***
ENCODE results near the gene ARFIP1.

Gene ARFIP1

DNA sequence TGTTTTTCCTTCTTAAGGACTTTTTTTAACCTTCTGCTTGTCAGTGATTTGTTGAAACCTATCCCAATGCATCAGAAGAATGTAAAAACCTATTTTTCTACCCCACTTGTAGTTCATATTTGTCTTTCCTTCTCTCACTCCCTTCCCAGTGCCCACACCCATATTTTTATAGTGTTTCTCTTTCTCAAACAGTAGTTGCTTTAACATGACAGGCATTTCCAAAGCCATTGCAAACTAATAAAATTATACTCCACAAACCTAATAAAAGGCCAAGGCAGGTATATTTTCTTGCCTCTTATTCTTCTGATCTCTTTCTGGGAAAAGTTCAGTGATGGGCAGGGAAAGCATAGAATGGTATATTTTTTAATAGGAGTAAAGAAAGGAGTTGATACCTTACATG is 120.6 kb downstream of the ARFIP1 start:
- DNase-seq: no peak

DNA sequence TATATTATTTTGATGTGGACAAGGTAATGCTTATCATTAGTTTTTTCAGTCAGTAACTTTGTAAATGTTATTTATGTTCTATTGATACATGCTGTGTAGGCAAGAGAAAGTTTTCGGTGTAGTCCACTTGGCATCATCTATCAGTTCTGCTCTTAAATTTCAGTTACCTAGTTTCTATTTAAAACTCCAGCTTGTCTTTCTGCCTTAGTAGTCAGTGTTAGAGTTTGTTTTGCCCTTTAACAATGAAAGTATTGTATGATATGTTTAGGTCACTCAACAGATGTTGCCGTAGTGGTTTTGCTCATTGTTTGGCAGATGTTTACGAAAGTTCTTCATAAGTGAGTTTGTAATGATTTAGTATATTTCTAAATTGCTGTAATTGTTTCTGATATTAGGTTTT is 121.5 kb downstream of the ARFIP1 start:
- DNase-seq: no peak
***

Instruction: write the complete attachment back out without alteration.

ENCODE results near the gene ARFIP1.

Gene ARFIP1

DNA sequence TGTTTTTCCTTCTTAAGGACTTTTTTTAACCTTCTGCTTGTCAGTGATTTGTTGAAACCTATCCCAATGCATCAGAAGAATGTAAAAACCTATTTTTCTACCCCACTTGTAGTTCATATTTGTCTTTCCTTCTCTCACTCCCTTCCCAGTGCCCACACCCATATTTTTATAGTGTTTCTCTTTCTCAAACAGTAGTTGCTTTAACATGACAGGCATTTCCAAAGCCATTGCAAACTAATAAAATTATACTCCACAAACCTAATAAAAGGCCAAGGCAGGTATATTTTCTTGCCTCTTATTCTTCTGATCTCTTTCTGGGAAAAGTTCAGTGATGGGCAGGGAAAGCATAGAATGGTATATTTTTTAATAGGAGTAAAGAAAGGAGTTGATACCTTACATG is 120.6 kb downstream of the ARFIP1 start:
- DNase-seq: no peak

DNA sequence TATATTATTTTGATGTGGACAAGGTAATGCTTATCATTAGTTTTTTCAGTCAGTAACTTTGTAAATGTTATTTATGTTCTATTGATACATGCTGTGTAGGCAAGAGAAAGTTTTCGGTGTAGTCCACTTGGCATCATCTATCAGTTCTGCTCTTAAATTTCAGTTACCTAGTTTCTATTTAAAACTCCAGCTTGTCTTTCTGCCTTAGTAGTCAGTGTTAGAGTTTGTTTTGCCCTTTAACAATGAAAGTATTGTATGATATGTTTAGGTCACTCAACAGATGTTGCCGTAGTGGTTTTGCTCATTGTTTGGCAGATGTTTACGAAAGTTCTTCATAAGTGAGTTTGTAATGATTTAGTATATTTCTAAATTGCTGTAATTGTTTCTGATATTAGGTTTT is 121.5 kb downstream of the ARFIP1 start:
- DNase-seq: no peak